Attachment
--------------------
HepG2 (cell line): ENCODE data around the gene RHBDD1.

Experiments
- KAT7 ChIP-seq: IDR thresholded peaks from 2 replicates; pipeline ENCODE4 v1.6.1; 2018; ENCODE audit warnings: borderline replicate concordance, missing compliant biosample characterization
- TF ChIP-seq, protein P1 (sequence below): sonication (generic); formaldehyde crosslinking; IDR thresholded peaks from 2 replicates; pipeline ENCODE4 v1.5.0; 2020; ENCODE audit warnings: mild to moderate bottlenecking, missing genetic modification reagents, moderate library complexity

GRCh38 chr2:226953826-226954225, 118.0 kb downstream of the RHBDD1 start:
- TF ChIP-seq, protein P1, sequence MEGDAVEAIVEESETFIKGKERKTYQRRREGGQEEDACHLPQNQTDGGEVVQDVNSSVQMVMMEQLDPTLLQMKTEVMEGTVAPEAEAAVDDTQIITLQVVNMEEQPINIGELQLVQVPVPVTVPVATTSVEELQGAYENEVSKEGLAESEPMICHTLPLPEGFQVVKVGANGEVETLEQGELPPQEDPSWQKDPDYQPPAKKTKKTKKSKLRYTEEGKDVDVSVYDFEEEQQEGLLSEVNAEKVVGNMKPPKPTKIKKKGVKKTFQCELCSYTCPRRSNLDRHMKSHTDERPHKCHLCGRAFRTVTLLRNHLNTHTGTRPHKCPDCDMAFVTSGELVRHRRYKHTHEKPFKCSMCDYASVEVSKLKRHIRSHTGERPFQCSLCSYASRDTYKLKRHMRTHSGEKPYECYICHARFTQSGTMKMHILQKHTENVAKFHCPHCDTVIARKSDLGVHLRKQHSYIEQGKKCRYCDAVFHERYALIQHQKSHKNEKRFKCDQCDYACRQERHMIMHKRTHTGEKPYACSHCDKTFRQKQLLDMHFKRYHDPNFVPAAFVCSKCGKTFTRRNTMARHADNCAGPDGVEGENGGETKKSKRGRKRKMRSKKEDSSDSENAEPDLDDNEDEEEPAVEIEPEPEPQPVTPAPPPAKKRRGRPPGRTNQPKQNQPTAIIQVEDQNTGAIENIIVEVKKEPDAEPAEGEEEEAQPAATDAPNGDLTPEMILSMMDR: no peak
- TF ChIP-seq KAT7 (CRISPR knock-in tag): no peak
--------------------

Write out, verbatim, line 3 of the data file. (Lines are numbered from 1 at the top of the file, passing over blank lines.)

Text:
- KAT7 ChIP-seq: IDR thresholded peaks from 2 replicates; pipeline ENCODE4 v1.6.1; 2018; ENCODE audit warnings: borderline replicate concordance, missing compliant biosample characterization